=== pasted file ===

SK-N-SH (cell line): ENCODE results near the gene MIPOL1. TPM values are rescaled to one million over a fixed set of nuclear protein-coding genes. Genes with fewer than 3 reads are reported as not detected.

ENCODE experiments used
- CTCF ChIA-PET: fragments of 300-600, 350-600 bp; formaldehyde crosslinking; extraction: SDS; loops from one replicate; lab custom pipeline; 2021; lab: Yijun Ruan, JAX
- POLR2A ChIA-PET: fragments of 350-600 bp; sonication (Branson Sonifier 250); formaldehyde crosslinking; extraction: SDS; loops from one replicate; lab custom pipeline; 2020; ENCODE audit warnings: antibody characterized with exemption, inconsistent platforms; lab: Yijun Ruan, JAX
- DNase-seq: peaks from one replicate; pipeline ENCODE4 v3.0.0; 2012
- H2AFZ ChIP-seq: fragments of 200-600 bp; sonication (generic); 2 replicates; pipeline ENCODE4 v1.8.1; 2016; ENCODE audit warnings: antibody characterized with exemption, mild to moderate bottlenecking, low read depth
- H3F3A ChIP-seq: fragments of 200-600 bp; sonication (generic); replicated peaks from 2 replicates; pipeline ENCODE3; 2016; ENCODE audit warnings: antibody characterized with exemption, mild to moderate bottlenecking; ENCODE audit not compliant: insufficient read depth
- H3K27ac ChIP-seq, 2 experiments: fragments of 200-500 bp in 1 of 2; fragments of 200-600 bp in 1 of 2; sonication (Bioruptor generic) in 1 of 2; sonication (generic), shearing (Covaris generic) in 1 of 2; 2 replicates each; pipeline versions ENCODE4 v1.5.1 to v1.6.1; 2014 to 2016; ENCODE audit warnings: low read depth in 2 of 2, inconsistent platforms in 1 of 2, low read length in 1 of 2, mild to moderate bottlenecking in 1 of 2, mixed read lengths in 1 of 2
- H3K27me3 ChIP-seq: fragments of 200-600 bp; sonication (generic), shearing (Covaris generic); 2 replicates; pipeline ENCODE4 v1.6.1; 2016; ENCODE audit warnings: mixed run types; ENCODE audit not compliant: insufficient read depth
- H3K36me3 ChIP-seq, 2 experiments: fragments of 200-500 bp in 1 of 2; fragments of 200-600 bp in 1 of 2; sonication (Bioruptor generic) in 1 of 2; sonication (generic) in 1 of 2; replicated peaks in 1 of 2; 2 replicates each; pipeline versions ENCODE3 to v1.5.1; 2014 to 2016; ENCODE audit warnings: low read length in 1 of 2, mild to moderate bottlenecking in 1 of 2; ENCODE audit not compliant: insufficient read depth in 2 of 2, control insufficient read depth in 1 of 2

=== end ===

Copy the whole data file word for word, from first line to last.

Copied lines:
SK-N-SH (cell line): ENCODE results near the gene MIPOL1. TPM values are rescaled to one million over a fixed set of nuclear protein-coding genes. Genes with fewer than 3 reads are reported as not detected.

ENCODE experiments used
- CTCF ChIA-PET: fragments of 300-600, 350-600 bp; formaldehyde crosslinking; extraction: SDS; loops from one replicate; lab custom pipeline; 2021; lab: Yijun Ruan, JAX
- POLR2A ChIA-PET: fragments of 350-600 bp; sonication (Branson Sonifier 250); formaldehyde crosslinking; extraction: SDS; loops from one replicate; lab custom pipeline; 2020; ENCODE audit warnings: antibody characterized with exemption, inconsistent platforms; lab: Yijun Ruan, JAX
- DNase-seq: peaks from one replicate; pipeline ENCODE4 v3.0.0; 2012
- H2AFZ ChIP-seq: fragments of 200-600 bp; sonication (generic); 2 replicates; pipeline ENCODE4 v1.8.1; 2016; ENCODE audit warnings: antibody characterized with exemption, mild to moderate bottlenecking, low read depth
- H3F3A ChIP-seq: fragments of 200-600 bp; sonication (generic); replicated peaks from 2 replicates; pipeline ENCODE3; 2016; ENCODE audit warnings: antibody characterized with exemption, mild to moderate bottlenecking; ENCODE audit not compliant: insufficient read depth
- H3K27ac ChIP-seq, 2 experiments: fragments of 200-500 bp in 1 of 2; fragments of 200-600 bp in 1 of 2; sonication (Bioruptor generic) in 1 of 2; sonication (generic), shearing (Covaris generic) in 1 of 2; 2 replicates each; pipeline versions ENCODE4 v1.5.1 to v1.6.1; 2014 to 2016; ENCODE audit warnings: low read depth in 2 of 2, inconsistent platforms in 1 of 2, low read length in 1 of 2, mild to moderate bottlenecking in 1 of 2, mixed read lengths in 1 of 2
- H3K27me3 ChIP-seq: fragments of 200-600 bp; sonication (generic), shearing (Covaris generic); 2 replicates; pipeline ENCODE4 v1.6.1; 2016; ENCODE audit warnings: mixed run types; ENCODE audit not compliant: insufficient read depth
- H3K36me3 ChIP-seq, 2 experiments: fragments of 200-500 bp in 1 of 2; fragments of 200-600 bp in 1 of 2; sonication (Bioruptor generic) in 1 of 2; sonication (generic) in 1 of 2; replicated peaks in 1 of 2; 2 replicates each; pipeline versions ENCODE3 to v1.5.1; 2014 to 2016; ENCODE audit warnings: low read length in 1 of 2, mild to moderate bottlenecking in 1 of 2; ENCODE audit not compliant: insufficient read depth in 2 of 2, control insufficient read depth in 1 of 2